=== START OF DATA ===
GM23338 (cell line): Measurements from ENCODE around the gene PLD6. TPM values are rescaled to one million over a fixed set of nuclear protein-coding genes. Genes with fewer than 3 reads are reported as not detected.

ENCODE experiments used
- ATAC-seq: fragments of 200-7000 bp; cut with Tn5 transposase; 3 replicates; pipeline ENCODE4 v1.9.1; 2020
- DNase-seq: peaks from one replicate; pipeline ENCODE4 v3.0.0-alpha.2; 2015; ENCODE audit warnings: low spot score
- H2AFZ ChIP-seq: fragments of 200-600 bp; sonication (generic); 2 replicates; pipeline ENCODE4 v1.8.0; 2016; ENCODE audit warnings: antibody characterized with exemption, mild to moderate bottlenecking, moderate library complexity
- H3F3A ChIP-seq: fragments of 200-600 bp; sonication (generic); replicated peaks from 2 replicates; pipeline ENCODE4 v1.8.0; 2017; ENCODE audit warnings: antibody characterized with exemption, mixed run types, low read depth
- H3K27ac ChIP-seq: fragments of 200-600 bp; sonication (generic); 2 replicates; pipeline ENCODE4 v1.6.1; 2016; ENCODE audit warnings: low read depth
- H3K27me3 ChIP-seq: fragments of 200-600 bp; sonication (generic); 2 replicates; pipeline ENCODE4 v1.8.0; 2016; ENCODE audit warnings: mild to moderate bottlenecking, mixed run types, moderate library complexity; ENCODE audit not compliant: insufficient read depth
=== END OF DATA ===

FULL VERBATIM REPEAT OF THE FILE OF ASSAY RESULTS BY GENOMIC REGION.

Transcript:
GM23338 (cell line): Measurements from ENCODE around the gene PLD6. TPM values are rescaled to one million over a fixed set of nuclear protein-coding genes. Genes with fewer than 3 reads are reported as not detected.

ENCODE experiments used
- ATAC-seq: fragments of 200-7000 bp; cut with Tn5 transposase; 3 replicates; pipeline ENCODE4 v1.9.1; 2020
- DNase-seq: peaks from one replicate; pipeline ENCODE4 v3.0.0-alpha.2; 2015; ENCODE audit warnings: low spot score
- H2AFZ ChIP-seq: fragments of 200-600 bp; sonication (generic); 2 replicates; pipeline ENCODE4 v1.8.0; 2016; ENCODE audit warnings: antibody characterized with exemption, mild to moderate bottlenecking, moderate library complexity
- H3F3A ChIP-seq: fragments of 200-600 bp; sonication (generic); replicated peaks from 2 replicates; pipeline ENCODE4 v1.8.0; 2017; ENCODE audit warnings: antibody characterized with exemption, mixed run types, low read depth
- H3K27ac ChIP-seq: fragments of 200-600 bp; sonication (generic); 2 replicates; pipeline ENCODE4 v1.6.1; 2016; ENCODE audit warnings: low read depth
- H3K27me3 ChIP-seq: fragments of 200-600 bp; sonication (generic); 2 replicates; pipeline ENCODE4 v1.8.0; 2016; ENCODE audit warnings: mild to moderate bottlenecking, mixed run types, moderate library complexity; ENCODE audit not compliant: insufficient read depth